NIH researchers use brain imaging to understand genetic link between Parkinson's and a rare disease
Role of Gaucher disease-gene alterations is clarified by six-year study
By Steven Benowitz
Special to NHGRI
"It's important to understand why having a mutation in this gene predisposes someone to Parkinson's," said Ellen Sidransky, M.D., co-senior author and senior investigator in NHGRI's Medical Genetics Branch. "Clinically, we've seen that people with Gaucher mutations are at increased risk of developing Parkinson's and have noted that these patients can have earlier and more progressive symptoms, but these new findings provide biological evidence to support those differences."
Gaucher disease is an inherited disease caused by mutations in the GBA gene, which codes for the enzyme glucocerebrosidase, which breaks down fatty molecules in the cell for disposal. When this housekeeping enzyme doesn't work properly, the fatty molecules pile up and ultimately can damage the spleen, liver, bones and other organs. The most severe form results in severebrain damage and early death. People affected by Gaucher disease inherit two defective gene copies; those who carry only one gene mutation do not have the disease.
Parkinson's disease is a neurodegenerative disorder that affects about 1.5 million Americans, causing tremors and motor impairment. It results from a combination of age, environmental factors and genetic susceptibility. Both patients with Gaucher disease and those who carry one mutation in this gene are at increased risk for developing Parkinson's.
In 2009, Dr. Sidransky and her team coordinated a large, international study of the association between the two disorders. The results, published in The New England Journal of Medicine, showed that those with Gaucher-related gene mutations had a five-times greater risk of developing Parkinson's. "We didn't expect this metabolic disorder to be linked to an unrelated neurodegenerative disorder, and we've been working to understand the mechanisms involved and their implications," Dr. Sidransky said.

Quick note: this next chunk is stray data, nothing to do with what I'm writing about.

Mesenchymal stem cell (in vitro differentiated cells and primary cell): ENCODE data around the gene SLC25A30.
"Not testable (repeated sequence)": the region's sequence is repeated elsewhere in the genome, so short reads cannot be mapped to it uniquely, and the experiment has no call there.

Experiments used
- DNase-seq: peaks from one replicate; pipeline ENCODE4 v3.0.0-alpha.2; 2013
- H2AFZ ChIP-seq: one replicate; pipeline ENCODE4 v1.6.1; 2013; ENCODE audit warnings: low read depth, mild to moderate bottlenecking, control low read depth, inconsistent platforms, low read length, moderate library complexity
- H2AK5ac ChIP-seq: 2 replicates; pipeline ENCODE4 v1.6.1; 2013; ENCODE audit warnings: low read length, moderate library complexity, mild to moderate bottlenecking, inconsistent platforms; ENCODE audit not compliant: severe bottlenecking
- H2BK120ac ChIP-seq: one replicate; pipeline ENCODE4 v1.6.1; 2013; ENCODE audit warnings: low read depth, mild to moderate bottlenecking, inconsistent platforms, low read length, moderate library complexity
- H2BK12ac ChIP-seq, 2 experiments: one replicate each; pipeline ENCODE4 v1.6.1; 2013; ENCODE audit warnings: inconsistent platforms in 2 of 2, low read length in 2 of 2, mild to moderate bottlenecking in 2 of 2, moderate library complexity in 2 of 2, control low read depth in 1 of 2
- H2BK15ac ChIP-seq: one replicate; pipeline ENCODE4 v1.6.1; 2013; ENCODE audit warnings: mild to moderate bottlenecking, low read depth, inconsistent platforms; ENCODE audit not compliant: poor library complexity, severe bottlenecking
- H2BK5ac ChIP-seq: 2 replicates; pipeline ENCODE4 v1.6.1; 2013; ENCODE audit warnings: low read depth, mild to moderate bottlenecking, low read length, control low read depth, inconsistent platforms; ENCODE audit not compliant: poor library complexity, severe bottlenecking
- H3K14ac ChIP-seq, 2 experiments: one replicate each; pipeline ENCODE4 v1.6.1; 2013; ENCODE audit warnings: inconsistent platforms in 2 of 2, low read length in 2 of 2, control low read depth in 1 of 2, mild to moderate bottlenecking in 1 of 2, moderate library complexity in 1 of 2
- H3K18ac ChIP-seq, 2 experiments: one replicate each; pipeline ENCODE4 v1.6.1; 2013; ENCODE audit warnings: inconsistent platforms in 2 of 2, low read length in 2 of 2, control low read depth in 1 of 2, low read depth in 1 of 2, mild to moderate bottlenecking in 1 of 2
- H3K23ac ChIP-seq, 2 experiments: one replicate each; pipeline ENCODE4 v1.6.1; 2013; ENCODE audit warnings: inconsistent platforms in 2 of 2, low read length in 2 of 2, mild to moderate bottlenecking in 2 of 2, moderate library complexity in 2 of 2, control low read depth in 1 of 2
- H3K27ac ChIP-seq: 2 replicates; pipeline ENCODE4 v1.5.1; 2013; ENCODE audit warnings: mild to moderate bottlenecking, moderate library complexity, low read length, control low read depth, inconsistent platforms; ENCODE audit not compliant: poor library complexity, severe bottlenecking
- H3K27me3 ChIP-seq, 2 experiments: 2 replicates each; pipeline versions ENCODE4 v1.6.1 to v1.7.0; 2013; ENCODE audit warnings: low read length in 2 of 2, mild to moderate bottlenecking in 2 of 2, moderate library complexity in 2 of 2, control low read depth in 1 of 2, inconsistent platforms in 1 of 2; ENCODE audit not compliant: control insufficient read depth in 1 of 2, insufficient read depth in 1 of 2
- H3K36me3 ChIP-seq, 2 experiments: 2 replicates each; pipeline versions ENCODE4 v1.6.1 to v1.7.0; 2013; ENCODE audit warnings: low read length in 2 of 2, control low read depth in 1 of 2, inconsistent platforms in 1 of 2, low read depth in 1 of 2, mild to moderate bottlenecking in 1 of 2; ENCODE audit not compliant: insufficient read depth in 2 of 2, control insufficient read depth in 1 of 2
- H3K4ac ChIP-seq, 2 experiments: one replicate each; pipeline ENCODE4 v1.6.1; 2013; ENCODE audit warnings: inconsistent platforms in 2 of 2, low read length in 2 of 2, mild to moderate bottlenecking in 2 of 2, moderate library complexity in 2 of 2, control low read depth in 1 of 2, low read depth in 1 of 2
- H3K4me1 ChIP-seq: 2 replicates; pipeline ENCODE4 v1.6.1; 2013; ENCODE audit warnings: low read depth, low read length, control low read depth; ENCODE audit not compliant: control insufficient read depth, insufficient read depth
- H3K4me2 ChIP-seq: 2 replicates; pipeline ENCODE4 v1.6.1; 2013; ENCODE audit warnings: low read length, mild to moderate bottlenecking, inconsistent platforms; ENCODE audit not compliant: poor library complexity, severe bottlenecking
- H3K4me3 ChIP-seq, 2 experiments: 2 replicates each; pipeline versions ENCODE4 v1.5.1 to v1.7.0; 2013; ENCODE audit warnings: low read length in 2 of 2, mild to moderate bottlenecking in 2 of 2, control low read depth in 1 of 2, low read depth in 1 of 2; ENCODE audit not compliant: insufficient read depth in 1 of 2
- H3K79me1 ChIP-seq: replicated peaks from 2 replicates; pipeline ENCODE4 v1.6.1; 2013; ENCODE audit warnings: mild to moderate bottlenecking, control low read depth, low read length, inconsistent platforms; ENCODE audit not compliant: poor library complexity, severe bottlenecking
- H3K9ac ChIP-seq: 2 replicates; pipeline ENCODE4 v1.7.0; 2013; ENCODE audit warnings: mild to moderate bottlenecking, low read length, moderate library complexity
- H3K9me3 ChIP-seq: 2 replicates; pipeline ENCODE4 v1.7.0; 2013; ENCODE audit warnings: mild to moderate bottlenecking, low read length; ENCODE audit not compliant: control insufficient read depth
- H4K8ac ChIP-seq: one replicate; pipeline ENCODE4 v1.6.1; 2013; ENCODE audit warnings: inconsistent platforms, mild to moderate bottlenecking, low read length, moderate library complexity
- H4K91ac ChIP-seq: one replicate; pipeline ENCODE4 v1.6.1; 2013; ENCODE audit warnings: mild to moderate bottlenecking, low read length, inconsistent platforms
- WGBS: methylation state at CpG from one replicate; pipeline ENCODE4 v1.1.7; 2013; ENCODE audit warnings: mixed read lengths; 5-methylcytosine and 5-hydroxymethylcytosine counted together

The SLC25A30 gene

Previous research showed that people with GBA mutations and Parkinson's tend to develop the disease earlier and have more cognitive difficulties than generally seen in Parkinson's. In the current study, the researchers set out to determine if the brain biology of GBA-associated Parkinson's is different from that observed in others with Parkinson's disease.
Investigators looked at 107 study participants divided into four groups: people with both diseases; those with Parkinson's and no Gaucher mutations; people with Gaucher disease and a family history of Parkinson's; and healthy GBA-mutation carriers with a family history of Parkinson's. Each test group was matched with a comparison group of healthy people who were examined the same way.
The researchers used two types of an imaging technique called positron emission tomography (PET) to study the brains of participants. One type measured the amount and distribution of dopamine, an important message-carrying brain chemical lacking in people with Parkinson's. The second technique gauged blood flow in the brain, which reflects brain function.